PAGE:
BOUGHT THE FARM
A salute to our fallen Veterans on Memorial Day Weekend
Meaning: To die, particularly in an accident or military action.
Origin: Many think this saying comes from the idea that death benefits paid to one's family, especially from the armed forces, were at one time enough to pay off the mortgage to the home, or farm, for the family the deceased left behind. Or, possibly a cynical reference to a common sentiment held by draftees, expressing the desire to settle down and buy a farm when the war is over.
While the origin of this phrase is uncertain. It is 20th century and all the early references to it relate to the US military. The New York Times Magazine, March 1954, had a related phrase, in a glossary of jet pilots' slang:
"Bought a plot, had a fatal crash."
The Oxford English Dictionary defines “buy” as to suffer some mishap; to get killed; to die;
The earliest use of “buy” in this sense dates to 1825, more than a century before the earliest appearance of “buy the farm”.
In this sense “the farm” is a slang to reference to a burial plot (i.e. a piece of ground). “Buy a plot” appeared around the time of “buy the farm” meaning the same thing.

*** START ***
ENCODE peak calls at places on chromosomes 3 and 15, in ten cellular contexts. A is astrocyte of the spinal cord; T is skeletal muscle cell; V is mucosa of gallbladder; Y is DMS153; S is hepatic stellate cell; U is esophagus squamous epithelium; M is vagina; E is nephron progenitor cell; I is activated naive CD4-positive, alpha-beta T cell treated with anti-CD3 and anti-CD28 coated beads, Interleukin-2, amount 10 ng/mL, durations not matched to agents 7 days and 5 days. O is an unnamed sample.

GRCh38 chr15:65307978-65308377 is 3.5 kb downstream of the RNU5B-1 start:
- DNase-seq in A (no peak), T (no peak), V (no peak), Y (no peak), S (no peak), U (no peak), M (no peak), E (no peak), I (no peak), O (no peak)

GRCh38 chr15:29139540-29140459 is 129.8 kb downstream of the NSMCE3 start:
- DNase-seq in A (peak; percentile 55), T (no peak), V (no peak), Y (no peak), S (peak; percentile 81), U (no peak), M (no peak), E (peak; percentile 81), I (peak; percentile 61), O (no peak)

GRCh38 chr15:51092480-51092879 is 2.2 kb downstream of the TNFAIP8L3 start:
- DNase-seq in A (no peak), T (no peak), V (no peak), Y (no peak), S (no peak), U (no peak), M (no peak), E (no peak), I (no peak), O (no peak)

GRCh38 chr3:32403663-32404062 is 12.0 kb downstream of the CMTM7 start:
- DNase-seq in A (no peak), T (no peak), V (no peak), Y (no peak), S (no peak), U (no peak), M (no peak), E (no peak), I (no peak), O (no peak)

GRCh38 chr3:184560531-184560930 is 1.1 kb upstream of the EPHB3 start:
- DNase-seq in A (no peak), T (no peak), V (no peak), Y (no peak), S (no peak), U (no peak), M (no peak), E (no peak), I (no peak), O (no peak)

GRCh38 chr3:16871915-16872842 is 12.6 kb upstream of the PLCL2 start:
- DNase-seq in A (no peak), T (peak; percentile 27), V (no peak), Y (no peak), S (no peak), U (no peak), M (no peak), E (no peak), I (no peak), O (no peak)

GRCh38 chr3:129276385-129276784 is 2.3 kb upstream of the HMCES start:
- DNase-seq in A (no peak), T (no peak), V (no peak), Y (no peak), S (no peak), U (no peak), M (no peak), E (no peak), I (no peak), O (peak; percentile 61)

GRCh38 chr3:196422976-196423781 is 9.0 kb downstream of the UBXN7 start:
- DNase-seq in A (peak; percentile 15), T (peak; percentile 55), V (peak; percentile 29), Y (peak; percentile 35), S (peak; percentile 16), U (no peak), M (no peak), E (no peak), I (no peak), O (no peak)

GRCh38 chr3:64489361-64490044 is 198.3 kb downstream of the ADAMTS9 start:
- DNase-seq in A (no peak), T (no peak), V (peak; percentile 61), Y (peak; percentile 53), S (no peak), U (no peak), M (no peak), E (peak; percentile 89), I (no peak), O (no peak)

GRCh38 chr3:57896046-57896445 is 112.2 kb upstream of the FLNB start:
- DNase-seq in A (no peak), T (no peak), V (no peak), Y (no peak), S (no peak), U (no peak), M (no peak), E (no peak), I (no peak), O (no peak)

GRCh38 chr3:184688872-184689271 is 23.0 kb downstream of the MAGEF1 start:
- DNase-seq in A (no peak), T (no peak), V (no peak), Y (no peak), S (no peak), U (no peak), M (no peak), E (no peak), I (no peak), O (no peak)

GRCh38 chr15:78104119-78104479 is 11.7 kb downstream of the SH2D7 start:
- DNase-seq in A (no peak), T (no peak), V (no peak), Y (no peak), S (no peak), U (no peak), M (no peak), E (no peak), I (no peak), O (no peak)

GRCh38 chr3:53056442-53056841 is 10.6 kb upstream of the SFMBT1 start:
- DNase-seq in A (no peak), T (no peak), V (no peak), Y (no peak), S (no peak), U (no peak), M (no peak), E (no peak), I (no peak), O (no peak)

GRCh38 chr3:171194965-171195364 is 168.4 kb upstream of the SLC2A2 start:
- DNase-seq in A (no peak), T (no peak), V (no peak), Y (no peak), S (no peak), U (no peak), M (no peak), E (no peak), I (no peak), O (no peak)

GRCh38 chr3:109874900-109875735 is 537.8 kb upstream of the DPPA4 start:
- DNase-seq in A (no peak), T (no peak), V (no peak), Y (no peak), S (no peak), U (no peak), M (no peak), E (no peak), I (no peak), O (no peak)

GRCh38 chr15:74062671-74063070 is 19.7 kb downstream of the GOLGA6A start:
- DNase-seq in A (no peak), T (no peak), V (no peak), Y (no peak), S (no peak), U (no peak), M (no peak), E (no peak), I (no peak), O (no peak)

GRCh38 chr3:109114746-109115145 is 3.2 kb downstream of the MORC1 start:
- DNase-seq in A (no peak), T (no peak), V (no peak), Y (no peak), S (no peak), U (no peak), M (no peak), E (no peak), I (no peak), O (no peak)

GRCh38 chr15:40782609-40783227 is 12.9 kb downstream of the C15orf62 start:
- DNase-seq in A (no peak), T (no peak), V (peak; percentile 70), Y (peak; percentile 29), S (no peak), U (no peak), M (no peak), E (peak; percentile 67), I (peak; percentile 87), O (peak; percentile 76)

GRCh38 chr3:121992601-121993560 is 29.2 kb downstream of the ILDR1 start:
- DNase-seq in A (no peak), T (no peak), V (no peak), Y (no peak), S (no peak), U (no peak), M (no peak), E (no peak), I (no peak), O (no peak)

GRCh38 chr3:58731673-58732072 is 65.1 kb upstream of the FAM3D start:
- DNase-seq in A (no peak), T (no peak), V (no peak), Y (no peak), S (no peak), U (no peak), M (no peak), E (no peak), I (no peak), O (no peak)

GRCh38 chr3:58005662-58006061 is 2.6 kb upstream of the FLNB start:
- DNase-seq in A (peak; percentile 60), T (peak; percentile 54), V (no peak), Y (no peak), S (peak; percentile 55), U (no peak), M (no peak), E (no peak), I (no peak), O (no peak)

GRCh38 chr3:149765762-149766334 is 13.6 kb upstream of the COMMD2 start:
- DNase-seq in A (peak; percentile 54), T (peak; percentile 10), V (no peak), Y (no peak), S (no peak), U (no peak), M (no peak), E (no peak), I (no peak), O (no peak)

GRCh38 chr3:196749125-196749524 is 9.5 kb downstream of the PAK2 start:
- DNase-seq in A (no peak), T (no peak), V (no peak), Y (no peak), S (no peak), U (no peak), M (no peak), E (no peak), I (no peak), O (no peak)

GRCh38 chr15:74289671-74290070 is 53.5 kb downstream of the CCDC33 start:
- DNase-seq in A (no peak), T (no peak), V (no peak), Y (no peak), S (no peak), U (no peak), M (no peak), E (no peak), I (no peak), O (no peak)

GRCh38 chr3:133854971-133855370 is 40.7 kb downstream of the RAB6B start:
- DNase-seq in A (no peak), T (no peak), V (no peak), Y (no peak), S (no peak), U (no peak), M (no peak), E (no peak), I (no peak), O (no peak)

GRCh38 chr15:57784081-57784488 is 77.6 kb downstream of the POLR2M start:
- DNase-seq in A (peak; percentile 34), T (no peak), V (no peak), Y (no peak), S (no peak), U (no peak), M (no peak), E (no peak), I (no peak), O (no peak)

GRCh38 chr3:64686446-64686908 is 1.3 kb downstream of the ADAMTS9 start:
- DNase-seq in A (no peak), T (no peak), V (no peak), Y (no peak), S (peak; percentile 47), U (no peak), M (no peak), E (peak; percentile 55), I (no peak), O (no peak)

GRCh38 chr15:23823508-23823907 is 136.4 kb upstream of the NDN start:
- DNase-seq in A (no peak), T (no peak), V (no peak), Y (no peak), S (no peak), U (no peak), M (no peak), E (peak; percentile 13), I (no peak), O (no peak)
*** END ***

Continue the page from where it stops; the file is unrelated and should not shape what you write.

Farm Sayings Friday is weekly feature of Yield Starts Here. You might think your grandparents made it up, but that old saying likely goes back many years. In this feature we will figure out who said it first and what it really means! Do you have a well used saying in your family, send to us and we'll feature it in a future blog.
Yield Starts Here is a blog for farmers, focusing on increasing yield and profitability by focusing on the soil. It is managed by Craig Dick, a Blogronomist and Sales and Marketing Manager at Calcium Products. Find other articles by Craig and guest writers at http://blog.calciumproducts.com/ .